Where the IMF’s next managing director will come down on this issue—and on whether fiscal salvation is to be achieved through austerity, with costs borne by ordinary citizens, even as bankers get only a mild slap on the wrist—is critically important, but hard to predict. Despite the failure of the IMF’s strategy in East Asia, Latin America, and elsewhere, it still has adherents, even within the emerging markets.
The leadership contest has turned out differently from what many had expected. Some of the most qualified candidates (in both developed and developing countries) have not received the support of their own governments that the political process seems to require. Other qualified people from emerging markets have been reluctant to put their hats into the ring. IMF managing director is a brutal job, with a travel schedule that requires physical stamina to match wisdom and experience.
Much as I would like to see someone from the emerging markets and the developing world head the IMF, the first priority is to choose a leader with the requisite skills, commitments, and understandings in an open and transparent process, someone who will continue along the reform path on which the fund has embarked.
Realpolitik might mean that there will be senior people from both China and the U.S. in the top management team, but the presumption that the No. 2 position should be filled by an American also has to go.
Whatever the outcome, the IMF, the World Bank, and the international community need to reaffirm their commitment to an open and transparent process—and ask how that process can be improved. For example, rather than nominations from governments, which often are reluctant to support excellent candidates from opposition parties, an international nominating committee could put forward names. Similarly, changes in voting procedures (public voting by countries, rather than through constituencies, or a requirement that candidates win the support of a majority of developing and emerging countries) could persuade more emerging-market officials to put their names forward.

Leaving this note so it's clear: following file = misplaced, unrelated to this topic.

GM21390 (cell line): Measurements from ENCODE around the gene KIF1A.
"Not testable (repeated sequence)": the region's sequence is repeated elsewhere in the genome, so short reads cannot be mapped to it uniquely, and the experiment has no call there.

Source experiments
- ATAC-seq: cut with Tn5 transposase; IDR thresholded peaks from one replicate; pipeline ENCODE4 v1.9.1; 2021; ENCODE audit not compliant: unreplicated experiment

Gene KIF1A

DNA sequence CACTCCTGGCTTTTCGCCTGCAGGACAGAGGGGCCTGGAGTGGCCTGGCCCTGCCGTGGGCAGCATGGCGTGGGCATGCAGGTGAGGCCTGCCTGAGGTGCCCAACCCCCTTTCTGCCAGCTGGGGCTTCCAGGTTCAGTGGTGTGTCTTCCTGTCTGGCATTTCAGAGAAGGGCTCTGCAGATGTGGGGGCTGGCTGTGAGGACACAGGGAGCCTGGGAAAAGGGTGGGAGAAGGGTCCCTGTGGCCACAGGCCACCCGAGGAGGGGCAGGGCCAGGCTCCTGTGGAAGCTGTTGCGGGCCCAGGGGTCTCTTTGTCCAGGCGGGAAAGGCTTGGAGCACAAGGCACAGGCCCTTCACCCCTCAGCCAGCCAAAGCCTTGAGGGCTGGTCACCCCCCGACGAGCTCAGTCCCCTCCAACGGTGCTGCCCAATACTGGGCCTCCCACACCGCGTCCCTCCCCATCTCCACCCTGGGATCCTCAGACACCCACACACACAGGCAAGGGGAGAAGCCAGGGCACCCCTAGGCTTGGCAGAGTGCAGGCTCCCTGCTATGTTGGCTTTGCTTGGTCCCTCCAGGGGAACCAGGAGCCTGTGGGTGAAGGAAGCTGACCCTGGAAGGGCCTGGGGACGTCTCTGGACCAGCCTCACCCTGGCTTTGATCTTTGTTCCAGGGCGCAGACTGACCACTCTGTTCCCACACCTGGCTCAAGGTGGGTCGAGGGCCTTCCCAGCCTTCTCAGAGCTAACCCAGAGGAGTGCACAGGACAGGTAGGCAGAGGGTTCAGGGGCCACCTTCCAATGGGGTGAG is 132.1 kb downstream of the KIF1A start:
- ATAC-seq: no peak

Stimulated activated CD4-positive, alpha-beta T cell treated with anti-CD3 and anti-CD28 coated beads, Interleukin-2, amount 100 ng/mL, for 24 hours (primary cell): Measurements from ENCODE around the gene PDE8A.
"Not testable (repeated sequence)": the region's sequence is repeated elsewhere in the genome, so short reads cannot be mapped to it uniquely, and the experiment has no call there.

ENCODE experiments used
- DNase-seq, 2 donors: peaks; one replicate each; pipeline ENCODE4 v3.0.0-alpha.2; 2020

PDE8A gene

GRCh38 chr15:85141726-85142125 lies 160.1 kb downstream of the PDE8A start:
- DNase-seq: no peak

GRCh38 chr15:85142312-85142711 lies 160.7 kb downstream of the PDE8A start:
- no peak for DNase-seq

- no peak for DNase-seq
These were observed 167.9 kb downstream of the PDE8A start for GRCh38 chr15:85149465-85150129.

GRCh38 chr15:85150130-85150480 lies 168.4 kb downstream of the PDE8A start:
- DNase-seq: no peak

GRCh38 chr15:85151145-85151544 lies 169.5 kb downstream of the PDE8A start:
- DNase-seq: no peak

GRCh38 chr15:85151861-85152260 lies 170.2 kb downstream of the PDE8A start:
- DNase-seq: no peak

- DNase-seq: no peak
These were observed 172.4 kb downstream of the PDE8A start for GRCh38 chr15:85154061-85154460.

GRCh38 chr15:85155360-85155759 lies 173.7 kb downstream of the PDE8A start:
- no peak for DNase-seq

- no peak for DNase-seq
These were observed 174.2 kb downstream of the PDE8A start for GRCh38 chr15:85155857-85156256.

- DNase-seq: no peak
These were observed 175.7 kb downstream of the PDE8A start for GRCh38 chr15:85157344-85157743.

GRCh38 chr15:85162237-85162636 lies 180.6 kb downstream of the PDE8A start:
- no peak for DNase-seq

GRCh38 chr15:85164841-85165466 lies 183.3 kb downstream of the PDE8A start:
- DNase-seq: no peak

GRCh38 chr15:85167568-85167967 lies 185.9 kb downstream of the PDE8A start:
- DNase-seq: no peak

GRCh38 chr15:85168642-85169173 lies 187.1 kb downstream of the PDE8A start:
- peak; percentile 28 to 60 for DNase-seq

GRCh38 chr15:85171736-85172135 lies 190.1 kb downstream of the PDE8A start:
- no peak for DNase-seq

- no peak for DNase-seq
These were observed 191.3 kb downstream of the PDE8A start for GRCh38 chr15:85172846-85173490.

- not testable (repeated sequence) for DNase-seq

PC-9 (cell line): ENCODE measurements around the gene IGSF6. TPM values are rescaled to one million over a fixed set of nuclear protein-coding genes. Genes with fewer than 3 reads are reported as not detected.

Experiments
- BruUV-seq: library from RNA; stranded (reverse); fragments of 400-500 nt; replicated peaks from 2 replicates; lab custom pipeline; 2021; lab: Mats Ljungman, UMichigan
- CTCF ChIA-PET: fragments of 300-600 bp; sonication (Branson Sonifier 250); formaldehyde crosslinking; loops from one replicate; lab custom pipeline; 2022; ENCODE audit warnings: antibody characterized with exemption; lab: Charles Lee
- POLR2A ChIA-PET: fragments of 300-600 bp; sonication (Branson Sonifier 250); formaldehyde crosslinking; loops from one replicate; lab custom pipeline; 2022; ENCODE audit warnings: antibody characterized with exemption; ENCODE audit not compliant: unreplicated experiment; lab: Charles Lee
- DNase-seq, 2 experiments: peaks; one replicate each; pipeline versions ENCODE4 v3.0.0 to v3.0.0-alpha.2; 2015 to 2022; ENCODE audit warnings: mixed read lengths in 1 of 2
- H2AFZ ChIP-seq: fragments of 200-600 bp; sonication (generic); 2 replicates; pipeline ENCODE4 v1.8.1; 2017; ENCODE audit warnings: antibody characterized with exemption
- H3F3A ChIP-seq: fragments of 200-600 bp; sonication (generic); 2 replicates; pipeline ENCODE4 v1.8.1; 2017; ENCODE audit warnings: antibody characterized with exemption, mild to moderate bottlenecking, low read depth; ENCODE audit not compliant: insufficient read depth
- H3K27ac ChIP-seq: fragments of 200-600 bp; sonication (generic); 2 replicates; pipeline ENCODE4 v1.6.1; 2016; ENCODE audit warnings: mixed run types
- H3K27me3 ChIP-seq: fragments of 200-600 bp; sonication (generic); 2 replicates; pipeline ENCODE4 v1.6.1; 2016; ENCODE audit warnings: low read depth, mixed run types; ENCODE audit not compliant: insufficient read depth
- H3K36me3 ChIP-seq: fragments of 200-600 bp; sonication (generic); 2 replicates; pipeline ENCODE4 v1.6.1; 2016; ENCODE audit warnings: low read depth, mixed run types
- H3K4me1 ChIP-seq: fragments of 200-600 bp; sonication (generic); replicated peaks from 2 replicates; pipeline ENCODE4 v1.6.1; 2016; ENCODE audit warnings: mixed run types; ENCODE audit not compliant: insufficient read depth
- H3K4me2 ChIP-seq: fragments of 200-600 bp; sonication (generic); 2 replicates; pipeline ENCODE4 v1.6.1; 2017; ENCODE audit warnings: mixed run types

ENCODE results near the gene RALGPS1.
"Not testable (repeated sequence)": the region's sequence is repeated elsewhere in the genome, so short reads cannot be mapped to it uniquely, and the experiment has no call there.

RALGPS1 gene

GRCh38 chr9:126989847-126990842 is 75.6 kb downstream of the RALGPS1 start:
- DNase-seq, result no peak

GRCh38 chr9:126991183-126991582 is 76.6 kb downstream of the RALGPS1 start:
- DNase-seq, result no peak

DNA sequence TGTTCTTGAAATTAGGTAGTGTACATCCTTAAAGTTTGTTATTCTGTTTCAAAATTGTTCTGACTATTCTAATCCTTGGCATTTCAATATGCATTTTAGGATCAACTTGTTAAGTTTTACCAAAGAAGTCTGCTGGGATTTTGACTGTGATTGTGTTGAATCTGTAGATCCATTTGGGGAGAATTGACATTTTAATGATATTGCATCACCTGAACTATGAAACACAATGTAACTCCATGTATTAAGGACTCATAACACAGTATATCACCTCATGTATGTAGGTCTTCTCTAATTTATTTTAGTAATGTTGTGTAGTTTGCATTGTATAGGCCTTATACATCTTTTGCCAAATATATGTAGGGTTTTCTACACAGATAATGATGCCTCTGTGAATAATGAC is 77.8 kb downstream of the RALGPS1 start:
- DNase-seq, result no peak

What we are seeing now—open campaigning, as opposed to selection behind closed doors—seems to be a move in the right direction. But one hopes that campaign promises won’t tie the new leader’s hands, as so often happens in electoral politics. Simplistic ideologies got the world into the mess in which it now finds itself, and simplistic prescriptions (even of the “tough-love austerity” form) will only compound the problems.
One of the leading candidates to be the IMF’s next managing director has turned out to be a Frenchwoman, Christine Lagarde, who, as France’s finance minister, helped lead her country through the Great Recession. She has been an outspoken advocate of financial-sector reforms, and has won the respect of all of those with whom she has worked.
Politics is not always kind to good candidates. The world should be thankful that there is at least one. Where she was born should not be an impediment to her prospects.
This article comes from Project Syndicate.
Like Slate on Facebook. Follow us on Twitter.